Something You Can't Measure
Years ago, I had the privilege of attending a Special Olympics event with my family. Our granddaughter, Elizabeth, participated in two races and won a silver and a gold medal. She was excited.
When we entered the stadium, we were surprised to learn that many of the 1,500 participants train all year for these special occasions. The opening ceremonies, complete with color guard, speeches, masters of ceremonies, salutes to the flag, "Star Spangled Banner" and performances by a well-coordinated Coppell High School drill team were all spectacular to watch.
The most moving sight, however, was watching the opening parade. Many emotions were displayed, but the main one was the sheer delight of so many of the athletes. Their smiles, the jumping up and down, the way they hugged each other and the enthusiasm displayed with their crowd-pleasing performances, etc.
One young man could do cartwheels. After the first one, the crowd asked him to "do it again," and he responded with exuberance. One young athlete was a natural-born cheerleader who beckoned the crowd to stand up, cheer and show enthusiasm.
The master of ceremonies reminded us that just 30 years ago, the "experts" believed that no mentally retarded person would ever be able to swim the length of an Olympic-size swimming pool or run a mile. But then he rightly observed that they did not measure the heart or the soul of these athletes.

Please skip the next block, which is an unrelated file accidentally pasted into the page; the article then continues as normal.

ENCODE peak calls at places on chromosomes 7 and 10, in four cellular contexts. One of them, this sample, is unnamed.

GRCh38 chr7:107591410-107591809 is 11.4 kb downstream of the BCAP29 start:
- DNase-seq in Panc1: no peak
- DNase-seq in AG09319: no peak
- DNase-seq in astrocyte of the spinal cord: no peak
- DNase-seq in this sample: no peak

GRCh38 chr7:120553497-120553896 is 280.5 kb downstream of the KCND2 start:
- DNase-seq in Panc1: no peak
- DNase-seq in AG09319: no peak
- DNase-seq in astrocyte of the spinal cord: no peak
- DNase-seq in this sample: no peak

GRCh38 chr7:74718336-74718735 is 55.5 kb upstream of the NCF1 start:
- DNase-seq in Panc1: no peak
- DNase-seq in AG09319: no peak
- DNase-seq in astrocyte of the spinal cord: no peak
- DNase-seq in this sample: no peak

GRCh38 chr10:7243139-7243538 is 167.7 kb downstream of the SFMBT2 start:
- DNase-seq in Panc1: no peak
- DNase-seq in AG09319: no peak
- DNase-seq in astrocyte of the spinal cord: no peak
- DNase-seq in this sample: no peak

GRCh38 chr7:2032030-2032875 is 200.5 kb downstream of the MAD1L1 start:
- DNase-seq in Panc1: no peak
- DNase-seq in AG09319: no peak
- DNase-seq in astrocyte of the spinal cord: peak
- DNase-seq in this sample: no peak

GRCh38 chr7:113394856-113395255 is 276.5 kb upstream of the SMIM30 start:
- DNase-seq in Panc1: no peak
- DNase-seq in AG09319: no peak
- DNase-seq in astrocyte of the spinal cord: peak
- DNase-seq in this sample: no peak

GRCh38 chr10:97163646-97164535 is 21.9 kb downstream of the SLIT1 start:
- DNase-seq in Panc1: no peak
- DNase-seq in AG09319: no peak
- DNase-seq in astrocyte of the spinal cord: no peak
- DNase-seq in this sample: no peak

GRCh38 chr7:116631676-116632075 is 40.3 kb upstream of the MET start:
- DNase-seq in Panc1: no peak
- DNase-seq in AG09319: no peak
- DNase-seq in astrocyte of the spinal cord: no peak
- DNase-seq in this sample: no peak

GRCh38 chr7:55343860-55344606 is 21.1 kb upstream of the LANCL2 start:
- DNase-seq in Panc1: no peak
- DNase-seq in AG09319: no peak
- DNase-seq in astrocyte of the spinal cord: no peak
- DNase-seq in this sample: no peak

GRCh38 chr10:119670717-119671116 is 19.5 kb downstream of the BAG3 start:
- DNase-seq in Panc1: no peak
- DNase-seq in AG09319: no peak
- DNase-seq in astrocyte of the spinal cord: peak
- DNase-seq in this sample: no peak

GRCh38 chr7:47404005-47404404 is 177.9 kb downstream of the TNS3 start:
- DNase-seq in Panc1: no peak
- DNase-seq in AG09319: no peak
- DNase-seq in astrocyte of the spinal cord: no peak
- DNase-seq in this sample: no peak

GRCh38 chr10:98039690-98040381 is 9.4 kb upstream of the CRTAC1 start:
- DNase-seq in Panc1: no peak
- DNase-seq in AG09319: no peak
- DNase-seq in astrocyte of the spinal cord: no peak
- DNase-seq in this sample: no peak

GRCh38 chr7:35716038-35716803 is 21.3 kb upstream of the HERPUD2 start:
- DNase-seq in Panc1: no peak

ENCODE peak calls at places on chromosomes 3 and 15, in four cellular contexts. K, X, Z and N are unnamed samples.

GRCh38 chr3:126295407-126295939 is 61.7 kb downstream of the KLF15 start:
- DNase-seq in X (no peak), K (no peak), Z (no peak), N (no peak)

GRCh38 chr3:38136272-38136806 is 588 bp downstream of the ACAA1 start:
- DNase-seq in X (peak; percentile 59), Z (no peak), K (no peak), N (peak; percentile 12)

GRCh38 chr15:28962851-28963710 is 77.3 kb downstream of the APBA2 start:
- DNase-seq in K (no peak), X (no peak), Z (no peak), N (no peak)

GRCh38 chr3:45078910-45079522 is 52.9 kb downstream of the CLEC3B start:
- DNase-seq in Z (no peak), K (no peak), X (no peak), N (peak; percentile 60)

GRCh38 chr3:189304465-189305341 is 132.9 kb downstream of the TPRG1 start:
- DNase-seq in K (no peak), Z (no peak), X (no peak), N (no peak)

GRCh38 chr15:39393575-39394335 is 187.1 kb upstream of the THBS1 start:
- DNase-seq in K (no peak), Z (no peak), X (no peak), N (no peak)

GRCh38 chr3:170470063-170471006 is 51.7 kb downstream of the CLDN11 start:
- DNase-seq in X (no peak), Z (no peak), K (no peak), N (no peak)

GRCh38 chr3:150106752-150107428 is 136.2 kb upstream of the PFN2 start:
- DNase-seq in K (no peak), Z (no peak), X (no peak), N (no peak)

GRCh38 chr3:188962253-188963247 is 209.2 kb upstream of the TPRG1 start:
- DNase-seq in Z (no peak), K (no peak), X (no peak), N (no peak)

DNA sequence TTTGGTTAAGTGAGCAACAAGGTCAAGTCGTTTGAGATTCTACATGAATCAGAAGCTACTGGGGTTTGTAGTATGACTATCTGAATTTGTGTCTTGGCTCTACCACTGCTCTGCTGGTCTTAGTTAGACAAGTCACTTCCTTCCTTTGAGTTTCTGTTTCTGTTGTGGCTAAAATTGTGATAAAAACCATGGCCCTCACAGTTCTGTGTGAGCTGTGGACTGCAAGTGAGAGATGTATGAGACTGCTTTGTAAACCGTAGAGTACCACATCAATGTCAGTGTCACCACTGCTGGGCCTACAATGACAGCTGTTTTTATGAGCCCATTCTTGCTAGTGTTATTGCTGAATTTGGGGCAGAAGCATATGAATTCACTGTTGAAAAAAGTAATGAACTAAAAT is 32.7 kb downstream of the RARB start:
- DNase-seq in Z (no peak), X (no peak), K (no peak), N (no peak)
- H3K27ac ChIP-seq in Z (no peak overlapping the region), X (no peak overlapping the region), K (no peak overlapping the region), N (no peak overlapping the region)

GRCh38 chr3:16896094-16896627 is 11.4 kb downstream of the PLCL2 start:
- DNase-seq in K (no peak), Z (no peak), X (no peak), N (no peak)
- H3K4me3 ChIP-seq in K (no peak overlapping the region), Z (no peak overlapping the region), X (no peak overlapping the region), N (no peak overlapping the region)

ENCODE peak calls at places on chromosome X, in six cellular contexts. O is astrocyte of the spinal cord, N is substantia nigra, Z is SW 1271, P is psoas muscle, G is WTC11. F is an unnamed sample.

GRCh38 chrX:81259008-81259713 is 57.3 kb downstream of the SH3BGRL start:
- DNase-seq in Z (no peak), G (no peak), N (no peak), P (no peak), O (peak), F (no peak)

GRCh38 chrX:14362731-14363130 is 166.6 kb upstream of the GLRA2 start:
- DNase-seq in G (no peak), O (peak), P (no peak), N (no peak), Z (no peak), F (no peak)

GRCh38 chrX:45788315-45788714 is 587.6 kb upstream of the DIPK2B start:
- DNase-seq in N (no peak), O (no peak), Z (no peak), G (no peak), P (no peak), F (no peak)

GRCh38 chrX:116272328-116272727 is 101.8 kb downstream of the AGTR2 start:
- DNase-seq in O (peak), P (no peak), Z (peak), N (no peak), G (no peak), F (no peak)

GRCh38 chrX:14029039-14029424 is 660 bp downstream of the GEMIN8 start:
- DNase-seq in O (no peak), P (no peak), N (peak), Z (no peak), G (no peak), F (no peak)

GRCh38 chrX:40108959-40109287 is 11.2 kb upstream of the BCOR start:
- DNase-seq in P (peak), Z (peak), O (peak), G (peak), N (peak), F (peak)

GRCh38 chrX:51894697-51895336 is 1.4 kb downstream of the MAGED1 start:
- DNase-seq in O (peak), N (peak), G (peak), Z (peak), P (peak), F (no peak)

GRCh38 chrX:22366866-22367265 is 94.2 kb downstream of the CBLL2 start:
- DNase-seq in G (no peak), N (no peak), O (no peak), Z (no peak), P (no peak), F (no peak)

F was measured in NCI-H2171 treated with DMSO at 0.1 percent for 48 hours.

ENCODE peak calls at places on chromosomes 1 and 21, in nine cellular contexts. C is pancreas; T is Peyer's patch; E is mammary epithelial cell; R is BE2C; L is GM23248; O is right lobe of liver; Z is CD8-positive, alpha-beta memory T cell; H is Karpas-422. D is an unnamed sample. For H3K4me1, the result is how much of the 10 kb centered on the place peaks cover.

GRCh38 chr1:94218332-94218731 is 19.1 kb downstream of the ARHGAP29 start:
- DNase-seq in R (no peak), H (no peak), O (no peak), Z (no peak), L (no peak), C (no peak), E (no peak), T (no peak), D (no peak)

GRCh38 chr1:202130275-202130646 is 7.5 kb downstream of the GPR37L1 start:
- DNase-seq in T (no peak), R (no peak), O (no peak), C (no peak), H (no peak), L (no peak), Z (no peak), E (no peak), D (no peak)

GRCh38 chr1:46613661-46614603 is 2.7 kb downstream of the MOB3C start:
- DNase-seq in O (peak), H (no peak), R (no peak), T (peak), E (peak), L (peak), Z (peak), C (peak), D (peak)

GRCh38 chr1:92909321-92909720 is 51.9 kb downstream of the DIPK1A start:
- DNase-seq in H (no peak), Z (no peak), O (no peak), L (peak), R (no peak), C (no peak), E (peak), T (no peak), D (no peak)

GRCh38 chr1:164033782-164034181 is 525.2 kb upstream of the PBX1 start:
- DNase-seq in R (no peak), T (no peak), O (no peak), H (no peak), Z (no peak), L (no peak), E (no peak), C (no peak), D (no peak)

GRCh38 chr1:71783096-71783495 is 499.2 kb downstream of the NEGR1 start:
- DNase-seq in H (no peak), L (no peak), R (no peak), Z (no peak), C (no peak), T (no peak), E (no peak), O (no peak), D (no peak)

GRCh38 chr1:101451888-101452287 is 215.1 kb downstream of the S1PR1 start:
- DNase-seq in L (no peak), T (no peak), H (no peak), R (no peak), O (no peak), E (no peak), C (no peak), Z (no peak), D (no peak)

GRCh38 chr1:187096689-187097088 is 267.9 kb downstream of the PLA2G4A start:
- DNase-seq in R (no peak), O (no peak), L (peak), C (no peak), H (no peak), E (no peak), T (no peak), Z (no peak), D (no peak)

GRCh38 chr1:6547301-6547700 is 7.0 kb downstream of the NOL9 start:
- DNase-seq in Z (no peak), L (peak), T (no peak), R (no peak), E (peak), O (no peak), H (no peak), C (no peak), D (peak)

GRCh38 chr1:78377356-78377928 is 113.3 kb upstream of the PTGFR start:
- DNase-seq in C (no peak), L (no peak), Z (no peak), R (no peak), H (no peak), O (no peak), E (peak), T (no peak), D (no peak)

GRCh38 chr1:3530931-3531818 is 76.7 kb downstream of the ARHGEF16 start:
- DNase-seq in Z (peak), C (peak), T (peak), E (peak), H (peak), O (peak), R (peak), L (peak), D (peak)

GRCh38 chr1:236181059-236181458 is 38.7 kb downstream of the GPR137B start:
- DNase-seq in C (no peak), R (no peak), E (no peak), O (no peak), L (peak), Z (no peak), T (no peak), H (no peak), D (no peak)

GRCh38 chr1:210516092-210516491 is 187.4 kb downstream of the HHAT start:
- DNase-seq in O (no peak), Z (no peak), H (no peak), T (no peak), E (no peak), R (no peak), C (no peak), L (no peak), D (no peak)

Question: What would happen if all of us used the same percentage of our ability that these special athletes use of theirs? Seeing the athletes' commitment gave hope to those present that day.
Remember, those who give hope to others are generally filled with hope themselves. So give hope to others, and I'll see you at the top!
To find out more about Zig Ziglar and read features by other Creators Syndicate writers and cartoonists, visit the Creators Syndicate web page at www.creators.com. Subscribe to Zig Ziglar's free email newsletter through ziglar.com.